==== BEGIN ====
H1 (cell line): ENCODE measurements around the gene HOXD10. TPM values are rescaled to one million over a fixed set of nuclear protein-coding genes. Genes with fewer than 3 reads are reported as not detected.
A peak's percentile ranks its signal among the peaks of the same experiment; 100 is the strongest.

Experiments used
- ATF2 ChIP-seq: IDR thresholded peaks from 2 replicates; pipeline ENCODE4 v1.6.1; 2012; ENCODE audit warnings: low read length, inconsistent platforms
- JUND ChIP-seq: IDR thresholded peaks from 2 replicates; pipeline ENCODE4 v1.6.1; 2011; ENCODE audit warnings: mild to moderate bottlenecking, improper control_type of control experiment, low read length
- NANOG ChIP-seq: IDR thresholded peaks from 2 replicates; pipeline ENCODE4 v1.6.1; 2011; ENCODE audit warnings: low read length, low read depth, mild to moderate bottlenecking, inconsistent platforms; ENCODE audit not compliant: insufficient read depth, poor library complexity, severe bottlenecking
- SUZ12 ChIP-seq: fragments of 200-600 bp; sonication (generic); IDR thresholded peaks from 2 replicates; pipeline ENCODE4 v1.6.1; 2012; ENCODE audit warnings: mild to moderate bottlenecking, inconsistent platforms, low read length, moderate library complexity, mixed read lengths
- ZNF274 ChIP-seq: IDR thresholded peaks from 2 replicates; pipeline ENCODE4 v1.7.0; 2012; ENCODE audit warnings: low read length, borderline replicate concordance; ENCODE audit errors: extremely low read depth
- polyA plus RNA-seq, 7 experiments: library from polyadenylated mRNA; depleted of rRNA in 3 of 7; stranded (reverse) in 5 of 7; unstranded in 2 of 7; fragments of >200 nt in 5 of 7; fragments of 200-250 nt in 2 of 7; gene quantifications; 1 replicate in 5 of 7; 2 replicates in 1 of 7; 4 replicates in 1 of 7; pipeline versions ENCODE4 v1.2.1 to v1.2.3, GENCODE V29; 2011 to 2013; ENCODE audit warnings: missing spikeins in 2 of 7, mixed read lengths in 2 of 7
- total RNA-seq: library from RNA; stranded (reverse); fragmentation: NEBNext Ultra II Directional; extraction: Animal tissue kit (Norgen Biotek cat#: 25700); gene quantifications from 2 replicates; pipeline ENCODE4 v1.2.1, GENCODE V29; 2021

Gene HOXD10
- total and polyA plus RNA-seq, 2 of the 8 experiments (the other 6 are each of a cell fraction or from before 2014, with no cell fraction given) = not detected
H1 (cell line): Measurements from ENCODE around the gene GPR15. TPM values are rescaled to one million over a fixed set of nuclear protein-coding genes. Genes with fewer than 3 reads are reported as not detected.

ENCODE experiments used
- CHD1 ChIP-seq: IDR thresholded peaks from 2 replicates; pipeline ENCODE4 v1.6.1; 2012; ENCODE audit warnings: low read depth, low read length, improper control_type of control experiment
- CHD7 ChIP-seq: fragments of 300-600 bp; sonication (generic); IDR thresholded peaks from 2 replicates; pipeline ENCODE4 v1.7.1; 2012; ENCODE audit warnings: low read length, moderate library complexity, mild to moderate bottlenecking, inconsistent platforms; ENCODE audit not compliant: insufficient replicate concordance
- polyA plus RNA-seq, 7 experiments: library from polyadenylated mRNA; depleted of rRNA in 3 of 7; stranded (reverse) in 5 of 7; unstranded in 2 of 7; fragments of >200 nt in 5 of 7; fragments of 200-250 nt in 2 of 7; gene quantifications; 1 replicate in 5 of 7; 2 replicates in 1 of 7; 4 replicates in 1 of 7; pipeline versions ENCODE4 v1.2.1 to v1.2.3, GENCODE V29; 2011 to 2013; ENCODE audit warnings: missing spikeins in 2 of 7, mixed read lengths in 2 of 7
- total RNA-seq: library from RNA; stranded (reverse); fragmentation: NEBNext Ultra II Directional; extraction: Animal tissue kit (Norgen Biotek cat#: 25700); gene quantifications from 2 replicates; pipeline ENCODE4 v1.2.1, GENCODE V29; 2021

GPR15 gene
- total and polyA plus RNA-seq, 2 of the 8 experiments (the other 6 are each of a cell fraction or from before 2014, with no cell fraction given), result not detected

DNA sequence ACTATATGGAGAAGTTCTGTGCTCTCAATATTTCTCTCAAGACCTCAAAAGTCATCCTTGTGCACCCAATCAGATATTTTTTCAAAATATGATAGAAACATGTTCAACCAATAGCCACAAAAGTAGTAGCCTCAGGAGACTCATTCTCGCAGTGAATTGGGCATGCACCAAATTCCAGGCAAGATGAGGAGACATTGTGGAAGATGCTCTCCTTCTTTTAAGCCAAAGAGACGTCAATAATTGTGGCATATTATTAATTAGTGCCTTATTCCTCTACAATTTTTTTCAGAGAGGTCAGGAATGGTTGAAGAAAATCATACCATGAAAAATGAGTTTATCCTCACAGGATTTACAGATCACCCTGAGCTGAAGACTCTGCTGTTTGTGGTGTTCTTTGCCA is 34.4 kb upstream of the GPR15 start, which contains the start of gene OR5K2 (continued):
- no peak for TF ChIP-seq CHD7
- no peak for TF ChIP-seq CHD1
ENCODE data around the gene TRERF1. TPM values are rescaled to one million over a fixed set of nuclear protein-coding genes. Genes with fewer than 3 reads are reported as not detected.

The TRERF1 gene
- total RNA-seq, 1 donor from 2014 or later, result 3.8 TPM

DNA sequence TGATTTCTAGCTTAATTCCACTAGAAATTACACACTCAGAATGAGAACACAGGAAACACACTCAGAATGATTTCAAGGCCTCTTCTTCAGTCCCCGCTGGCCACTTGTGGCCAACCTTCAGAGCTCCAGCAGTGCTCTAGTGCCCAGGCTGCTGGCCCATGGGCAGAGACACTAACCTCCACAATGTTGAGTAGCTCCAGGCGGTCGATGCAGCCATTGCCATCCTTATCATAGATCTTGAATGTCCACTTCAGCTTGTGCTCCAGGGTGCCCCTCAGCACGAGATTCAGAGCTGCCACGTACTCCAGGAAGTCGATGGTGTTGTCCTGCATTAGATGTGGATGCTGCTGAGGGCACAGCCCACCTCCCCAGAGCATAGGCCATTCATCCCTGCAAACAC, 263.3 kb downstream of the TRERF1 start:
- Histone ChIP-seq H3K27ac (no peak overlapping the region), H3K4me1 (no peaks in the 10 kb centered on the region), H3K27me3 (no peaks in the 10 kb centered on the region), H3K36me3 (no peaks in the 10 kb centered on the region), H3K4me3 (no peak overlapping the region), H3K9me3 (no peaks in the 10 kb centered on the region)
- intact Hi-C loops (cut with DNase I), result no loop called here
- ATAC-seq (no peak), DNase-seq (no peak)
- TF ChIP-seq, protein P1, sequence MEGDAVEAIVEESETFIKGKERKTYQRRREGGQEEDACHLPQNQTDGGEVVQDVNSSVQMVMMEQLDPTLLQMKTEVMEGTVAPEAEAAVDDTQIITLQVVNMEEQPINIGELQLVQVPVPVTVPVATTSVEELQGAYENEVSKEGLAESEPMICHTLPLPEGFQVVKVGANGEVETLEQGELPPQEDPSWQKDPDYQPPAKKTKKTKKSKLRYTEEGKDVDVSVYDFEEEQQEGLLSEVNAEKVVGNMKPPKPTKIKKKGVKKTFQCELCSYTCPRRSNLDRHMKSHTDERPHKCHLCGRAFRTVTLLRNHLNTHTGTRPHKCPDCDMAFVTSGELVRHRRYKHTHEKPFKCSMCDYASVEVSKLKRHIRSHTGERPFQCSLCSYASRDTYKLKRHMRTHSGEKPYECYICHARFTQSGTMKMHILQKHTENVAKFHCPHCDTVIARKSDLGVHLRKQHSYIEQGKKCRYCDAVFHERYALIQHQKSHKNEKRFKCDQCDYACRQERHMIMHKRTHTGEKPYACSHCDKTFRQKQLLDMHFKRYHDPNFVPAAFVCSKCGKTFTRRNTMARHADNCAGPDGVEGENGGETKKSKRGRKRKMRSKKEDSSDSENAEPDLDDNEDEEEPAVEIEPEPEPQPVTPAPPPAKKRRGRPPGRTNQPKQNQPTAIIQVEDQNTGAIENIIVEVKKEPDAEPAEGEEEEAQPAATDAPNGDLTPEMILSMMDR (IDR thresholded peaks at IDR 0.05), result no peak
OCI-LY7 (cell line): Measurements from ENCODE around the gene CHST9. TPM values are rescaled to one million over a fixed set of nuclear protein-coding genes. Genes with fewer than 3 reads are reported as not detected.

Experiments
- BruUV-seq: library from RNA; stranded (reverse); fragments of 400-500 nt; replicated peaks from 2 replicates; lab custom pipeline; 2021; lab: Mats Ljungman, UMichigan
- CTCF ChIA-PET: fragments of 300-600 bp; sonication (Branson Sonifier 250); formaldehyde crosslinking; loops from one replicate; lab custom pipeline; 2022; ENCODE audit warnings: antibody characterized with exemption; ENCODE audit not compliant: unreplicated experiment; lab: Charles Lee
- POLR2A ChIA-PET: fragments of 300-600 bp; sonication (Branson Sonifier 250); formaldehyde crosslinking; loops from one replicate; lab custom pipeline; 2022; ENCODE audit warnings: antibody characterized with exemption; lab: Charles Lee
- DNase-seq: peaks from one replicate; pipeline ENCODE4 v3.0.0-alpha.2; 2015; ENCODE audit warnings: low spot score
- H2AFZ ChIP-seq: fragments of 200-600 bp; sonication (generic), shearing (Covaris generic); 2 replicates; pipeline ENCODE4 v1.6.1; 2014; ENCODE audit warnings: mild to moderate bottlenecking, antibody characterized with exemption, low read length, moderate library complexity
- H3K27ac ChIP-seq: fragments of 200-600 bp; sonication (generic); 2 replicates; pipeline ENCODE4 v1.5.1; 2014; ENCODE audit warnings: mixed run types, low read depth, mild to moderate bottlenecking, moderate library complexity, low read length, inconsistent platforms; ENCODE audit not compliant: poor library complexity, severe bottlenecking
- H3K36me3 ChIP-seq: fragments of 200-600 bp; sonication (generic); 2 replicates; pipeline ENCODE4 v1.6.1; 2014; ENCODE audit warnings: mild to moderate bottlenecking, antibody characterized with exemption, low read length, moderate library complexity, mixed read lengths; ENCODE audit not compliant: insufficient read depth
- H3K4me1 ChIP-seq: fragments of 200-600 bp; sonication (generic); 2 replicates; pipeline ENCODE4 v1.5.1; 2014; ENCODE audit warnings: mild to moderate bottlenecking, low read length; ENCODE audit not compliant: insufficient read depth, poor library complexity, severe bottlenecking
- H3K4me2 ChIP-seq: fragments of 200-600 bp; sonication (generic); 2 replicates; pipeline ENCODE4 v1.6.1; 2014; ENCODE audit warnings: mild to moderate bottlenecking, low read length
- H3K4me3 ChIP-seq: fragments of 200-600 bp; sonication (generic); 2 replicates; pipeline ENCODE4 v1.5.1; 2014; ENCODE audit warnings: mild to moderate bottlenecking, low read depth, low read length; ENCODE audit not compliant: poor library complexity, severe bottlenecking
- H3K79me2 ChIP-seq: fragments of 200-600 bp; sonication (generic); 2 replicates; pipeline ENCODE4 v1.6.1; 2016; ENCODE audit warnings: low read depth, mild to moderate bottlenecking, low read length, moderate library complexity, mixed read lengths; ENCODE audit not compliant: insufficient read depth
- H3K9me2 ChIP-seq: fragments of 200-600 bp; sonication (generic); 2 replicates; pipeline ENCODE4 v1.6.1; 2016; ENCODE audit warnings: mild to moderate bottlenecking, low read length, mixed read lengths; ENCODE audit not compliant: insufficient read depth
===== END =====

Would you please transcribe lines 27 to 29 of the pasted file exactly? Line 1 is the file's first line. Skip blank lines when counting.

DNA sequence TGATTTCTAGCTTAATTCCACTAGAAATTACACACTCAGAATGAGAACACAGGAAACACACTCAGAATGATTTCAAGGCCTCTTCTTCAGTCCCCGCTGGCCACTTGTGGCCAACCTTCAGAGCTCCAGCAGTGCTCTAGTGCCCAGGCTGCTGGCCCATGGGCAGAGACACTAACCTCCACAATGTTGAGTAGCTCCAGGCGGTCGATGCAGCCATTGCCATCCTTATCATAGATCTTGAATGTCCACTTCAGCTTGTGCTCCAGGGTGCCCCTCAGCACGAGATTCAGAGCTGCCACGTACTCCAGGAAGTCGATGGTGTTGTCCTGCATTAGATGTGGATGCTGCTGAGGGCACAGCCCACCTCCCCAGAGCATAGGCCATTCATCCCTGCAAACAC, 263.3 kb downstream of the TRERF1 start:
- Histone ChIP-seq H3K27ac (no peak overlapping the region), H3K4me1 (no peaks in the 10 kb centered on the region), H3K27me3 (no peaks in the 10 kb centered on the region), H3K36me3 (no peaks in the 10 kb centered on the region), H3K4me3 (no peak overlapping the region), H3K9me3 (no peaks in the 10 kb centered on the region)
- intact Hi-C loops (cut with DNase I), result no loop called here